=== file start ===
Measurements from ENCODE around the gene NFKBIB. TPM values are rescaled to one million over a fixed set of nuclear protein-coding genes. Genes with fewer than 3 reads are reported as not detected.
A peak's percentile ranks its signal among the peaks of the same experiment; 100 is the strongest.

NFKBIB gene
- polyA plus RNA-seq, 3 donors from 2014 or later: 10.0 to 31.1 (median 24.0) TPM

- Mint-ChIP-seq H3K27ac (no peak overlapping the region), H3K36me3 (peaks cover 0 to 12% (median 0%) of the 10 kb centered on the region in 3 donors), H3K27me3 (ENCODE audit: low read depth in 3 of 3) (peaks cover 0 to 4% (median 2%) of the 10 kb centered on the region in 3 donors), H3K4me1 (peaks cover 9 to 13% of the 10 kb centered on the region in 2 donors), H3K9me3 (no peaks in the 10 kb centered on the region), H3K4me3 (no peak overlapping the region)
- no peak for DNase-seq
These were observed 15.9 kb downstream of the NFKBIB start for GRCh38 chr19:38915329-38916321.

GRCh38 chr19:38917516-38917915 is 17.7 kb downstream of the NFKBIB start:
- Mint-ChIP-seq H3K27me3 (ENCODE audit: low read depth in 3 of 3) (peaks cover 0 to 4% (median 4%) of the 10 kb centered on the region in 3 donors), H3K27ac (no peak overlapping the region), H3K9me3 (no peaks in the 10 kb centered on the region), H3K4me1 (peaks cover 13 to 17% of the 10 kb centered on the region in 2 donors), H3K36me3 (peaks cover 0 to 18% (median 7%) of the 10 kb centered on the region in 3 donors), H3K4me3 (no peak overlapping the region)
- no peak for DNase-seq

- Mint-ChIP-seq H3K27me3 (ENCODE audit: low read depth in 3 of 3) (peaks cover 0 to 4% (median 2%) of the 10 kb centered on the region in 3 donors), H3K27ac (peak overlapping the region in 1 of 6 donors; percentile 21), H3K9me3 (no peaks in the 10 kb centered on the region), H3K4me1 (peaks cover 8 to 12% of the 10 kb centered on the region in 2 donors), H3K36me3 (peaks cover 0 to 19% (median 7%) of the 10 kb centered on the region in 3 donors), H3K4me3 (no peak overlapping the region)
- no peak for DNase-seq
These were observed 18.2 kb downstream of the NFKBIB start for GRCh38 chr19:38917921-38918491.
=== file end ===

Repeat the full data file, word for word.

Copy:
Measurements from ENCODE around the gene NFKBIB. TPM values are rescaled to one million over a fixed set of nuclear protein-coding genes. Genes with fewer than 3 reads are reported as not detected.
A peak's percentile ranks its signal among the peaks of the same experiment; 100 is the strongest.

NFKBIB gene
- polyA plus RNA-seq, 3 donors from 2014 or later: 10.0 to 31.1 (median 24.0) TPM

- Mint-ChIP-seq H3K27ac (no peak overlapping the region), H3K36me3 (peaks cover 0 to 12% (median 0%) of the 10 kb centered on the region in 3 donors), H3K27me3 (ENCODE audit: low read depth in 3 of 3) (peaks cover 0 to 4% (median 2%) of the 10 kb centered on the region in 3 donors), H3K4me1 (peaks cover 9 to 13% of the 10 kb centered on the region in 2 donors), H3K9me3 (no peaks in the 10 kb centered on the region), H3K4me3 (no peak overlapping the region)
- no peak for DNase-seq
These were observed 15.9 kb downstream of the NFKBIB start for GRCh38 chr19:38915329-38916321.

GRCh38 chr19:38917516-38917915 is 17.7 kb downstream of the NFKBIB start:
- Mint-ChIP-seq H3K27me3 (ENCODE audit: low read depth in 3 of 3) (peaks cover 0 to 4% (median 4%) of the 10 kb centered on the region in 3 donors), H3K27ac (no peak overlapping the region), H3K9me3 (no peaks in the 10 kb centered on the region), H3K4me1 (peaks cover 13 to 17% of the 10 kb centered on the region in 2 donors), H3K36me3 (peaks cover 0 to 18% (median 7%) of the 10 kb centered on the region in 3 donors), H3K4me3 (no peak overlapping the region)
- no peak for DNase-seq

- Mint-ChIP-seq H3K27me3 (ENCODE audit: low read depth in 3 of 3) (peaks cover 0 to 4% (median 2%) of the 10 kb centered on the region in 3 donors), H3K27ac (peak overlapping the region in 1 of 6 donors; percentile 21), H3K9me3 (no peaks in the 10 kb centered on the region), H3K4me1 (peaks cover 8 to 12% of the 10 kb centered on the region in 2 donors), H3K36me3 (peaks cover 0 to 19% (median 7%) of the 10 kb centered on the region in 3 donors), H3K4me3 (no peak overlapping the region)
- no peak for DNase-seq
These were observed 18.2 kb downstream of the NFKBIB start for GRCh38 chr19:38917921-38918491.